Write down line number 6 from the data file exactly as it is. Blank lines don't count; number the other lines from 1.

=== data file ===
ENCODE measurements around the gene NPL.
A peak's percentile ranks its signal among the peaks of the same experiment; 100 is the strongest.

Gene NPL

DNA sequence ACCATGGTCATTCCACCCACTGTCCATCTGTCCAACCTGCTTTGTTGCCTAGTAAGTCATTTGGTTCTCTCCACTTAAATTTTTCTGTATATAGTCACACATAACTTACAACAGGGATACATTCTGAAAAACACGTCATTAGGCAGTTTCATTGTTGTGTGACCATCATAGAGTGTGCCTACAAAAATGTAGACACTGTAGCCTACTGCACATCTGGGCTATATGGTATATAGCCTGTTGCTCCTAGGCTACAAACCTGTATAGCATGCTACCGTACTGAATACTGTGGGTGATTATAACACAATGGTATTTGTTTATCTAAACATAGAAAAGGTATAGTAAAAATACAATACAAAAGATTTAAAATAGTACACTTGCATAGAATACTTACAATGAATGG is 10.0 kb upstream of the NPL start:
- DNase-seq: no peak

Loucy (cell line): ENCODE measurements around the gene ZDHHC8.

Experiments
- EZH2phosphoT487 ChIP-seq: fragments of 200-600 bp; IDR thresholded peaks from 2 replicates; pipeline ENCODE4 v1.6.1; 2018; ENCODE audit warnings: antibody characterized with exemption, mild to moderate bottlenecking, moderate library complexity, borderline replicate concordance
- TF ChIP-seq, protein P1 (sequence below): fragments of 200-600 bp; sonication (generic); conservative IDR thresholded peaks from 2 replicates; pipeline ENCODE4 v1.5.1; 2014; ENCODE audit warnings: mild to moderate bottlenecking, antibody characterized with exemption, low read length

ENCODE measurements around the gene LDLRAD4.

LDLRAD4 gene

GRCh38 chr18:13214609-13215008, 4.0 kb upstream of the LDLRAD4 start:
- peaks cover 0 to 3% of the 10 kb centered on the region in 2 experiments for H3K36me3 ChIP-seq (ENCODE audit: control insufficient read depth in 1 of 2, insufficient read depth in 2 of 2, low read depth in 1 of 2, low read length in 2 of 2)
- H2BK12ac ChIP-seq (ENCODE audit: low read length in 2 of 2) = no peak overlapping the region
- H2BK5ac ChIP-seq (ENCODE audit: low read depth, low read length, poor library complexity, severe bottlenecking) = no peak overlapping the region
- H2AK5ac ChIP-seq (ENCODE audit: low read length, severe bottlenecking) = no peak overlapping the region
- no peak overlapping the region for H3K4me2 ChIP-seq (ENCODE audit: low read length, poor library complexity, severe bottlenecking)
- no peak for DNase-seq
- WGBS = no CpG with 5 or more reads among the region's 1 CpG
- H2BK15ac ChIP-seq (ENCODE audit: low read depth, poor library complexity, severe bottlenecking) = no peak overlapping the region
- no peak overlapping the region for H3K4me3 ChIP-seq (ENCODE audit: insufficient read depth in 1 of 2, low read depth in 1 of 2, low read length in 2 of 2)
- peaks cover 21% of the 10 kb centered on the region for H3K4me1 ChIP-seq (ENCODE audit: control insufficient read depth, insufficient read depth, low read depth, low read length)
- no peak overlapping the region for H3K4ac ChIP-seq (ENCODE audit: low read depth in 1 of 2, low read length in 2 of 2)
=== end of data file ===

Loucy (cell line): ENCODE measurements around the gene ZDHHC8.